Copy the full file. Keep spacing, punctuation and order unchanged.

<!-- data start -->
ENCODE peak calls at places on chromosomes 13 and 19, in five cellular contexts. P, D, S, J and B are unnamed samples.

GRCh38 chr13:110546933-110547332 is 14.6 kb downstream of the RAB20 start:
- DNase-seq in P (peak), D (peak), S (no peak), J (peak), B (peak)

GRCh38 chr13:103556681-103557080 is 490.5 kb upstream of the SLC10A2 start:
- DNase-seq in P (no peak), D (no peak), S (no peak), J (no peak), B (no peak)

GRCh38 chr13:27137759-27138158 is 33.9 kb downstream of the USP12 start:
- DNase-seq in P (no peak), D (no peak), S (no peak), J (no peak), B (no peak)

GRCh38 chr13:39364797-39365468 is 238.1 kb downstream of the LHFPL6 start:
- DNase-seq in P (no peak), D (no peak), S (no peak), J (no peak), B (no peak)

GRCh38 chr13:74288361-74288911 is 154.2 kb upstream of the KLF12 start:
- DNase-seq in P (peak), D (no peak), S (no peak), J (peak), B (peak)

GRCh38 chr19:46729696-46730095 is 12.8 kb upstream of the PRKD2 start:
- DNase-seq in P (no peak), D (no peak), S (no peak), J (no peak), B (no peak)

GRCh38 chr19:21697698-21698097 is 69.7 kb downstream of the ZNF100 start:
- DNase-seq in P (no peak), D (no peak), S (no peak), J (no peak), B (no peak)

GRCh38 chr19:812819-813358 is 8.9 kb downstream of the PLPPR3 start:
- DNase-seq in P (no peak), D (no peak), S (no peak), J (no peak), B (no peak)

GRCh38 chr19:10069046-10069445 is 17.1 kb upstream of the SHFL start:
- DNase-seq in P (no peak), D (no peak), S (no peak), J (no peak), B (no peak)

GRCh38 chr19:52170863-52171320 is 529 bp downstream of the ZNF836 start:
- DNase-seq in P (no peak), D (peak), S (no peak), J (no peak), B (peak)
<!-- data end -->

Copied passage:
ENCODE peak calls at places on chromosomes 13 and 19, in five cellular contexts. P, D, S, J and B are unnamed samples.

GRCh38 chr13:110546933-110547332 is 14.6 kb downstream of the RAB20 start:
- DNase-seq in P (peak), D (peak), S (no peak), J (peak), B (peak)

GRCh38 chr13:103556681-103557080 is 490.5 kb upstream of the SLC10A2 start:
- DNase-seq in P (no peak), D (no peak), S (no peak), J (no peak), B (no peak)

GRCh38 chr13:27137759-27138158 is 33.9 kb downstream of the USP12 start:
- DNase-seq in P (no peak), D (no peak), S (no peak), J (no peak), B (no peak)

GRCh38 chr13:39364797-39365468 is 238.1 kb downstream of the LHFPL6 start:
- DNase-seq in P (no peak), D (no peak), S (no peak), J (no peak), B (no peak)

GRCh38 chr13:74288361-74288911 is 154.2 kb upstream of the KLF12 start:
- DNase-seq in P (peak), D (no peak), S (no peak), J (peak), B (peak)

GRCh38 chr19:46729696-46730095 is 12.8 kb upstream of the PRKD2 start:
- DNase-seq in P (no peak), D (no peak), S (no peak), J (no peak), B (no peak)

GRCh38 chr19:21697698-21698097 is 69.7 kb downstream of the ZNF100 start:
- DNase-seq in P (no peak), D (no peak), S (no peak), J (no peak), B (no peak)

GRCh38 chr19:812819-813358 is 8.9 kb downstream of the PLPPR3 start:
- DNase-seq in P (no peak), D (no peak), S (no peak), J (no peak), B (no peak)

GRCh38 chr19:10069046-10069445 is 17.1 kb upstream of the SHFL start:
- DNase-seq in P (no peak), D (no peak), S (no peak), J (no peak), B (no peak)

GRCh38 chr19:52170863-52171320 is 529 bp downstream of the ZNF836 start:
- DNase-seq in P (no peak), D (peak), S (no peak), J (no peak), B (peak)